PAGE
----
Ah, I forgot, you don’t know Louise. Louise was my girl. Well, she was my girl and about half the city’s girl too if you know what I mean, but she liked me especially, and I knew she meant it. It was quite a hot little affair, and that’s all I’ll say on the matter. As soon as the sun was up, we were clearing out and driving west until the gas ran out, and never coming back here again.

But that was tomorrow, which couldn’t get here soon enough if it was a rocket. Now I was just standing here in the rain, my shoes so wet I swear I felt them start to curl up at the tips. I checked my watch; one of those wrist-jobs. I know people say they’re for dames, but I got used to em’ during the War. One minute to ten.

I went inside the phone booth. At least now I was dry, although I could tell from the smell inside it that whoever used it before me was blotto and probably smoking a pack a day too. Then the phone rang. I almost jumped, weird since I knew it was coming, but like I said, this business tends to make a man nervous.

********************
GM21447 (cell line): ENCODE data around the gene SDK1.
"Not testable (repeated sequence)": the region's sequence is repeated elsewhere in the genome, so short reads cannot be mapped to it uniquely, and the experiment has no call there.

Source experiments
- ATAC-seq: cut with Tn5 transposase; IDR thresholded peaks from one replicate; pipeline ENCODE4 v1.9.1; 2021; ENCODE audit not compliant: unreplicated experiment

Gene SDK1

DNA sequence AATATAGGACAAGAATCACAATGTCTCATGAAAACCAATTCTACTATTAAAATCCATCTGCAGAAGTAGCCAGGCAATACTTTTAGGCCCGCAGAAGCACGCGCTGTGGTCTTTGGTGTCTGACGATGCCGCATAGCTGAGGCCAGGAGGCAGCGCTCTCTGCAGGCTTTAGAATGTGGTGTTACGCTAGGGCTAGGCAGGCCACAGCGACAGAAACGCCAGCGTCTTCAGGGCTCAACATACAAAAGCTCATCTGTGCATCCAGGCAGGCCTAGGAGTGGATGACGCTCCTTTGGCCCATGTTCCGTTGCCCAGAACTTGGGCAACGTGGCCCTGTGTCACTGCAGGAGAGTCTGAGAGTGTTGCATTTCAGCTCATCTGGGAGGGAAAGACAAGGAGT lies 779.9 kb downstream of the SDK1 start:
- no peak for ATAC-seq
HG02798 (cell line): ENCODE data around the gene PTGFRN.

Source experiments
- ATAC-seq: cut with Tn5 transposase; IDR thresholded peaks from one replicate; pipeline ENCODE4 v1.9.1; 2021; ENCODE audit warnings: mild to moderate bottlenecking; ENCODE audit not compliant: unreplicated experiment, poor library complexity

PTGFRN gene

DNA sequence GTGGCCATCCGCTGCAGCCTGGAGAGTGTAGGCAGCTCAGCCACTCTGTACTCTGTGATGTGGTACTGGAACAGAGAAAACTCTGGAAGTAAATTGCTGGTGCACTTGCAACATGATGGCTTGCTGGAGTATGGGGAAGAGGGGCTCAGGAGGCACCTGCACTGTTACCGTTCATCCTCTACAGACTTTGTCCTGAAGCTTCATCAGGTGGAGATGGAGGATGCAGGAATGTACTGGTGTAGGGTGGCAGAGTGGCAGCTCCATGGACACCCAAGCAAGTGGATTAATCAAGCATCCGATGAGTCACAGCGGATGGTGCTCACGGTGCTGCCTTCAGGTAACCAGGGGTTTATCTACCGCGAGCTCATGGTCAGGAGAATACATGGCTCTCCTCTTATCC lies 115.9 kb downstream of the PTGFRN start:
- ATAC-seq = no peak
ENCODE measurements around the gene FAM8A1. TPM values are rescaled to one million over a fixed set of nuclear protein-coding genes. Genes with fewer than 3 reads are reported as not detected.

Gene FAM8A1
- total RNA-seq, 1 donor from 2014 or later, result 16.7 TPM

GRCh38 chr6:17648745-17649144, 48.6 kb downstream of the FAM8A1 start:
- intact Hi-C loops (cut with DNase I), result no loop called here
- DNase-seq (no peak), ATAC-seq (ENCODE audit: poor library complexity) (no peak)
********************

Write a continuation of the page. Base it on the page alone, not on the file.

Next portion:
I picked up the phone and started listening. As I fumbled for a piece of paper and a pen, I heard a voice on the other end. It sounded familiar. Too familiar.

“Jack, hope you’re stayin’ dry.” It was my boss. I recognized him instantly from his voice. He was smoking one of those nasty cheap cigars that smelled like a burning tire, and he was chuckling the way he did before he had somebody offed. 

Why the hell was he calling me? I wanted to hang up, and I probably should have, but for some stupid reason I didn’t.

“Now Jack, I know what’s up. I know you’ve been messin’ aroun’ with Louise. I thought I made it clear to all of you monkeys to keep your damn hands off the girls, especially the ones that I’ve got my hands on!”

Running away with my boss’ lady, especially a choice bit of Calico like Louise? Not one of my better ideas.

“I also know about the dough Jack. I might have quit school when I was ten, but I can still tell when some bastard takes ten grand outta’ the safe at once!”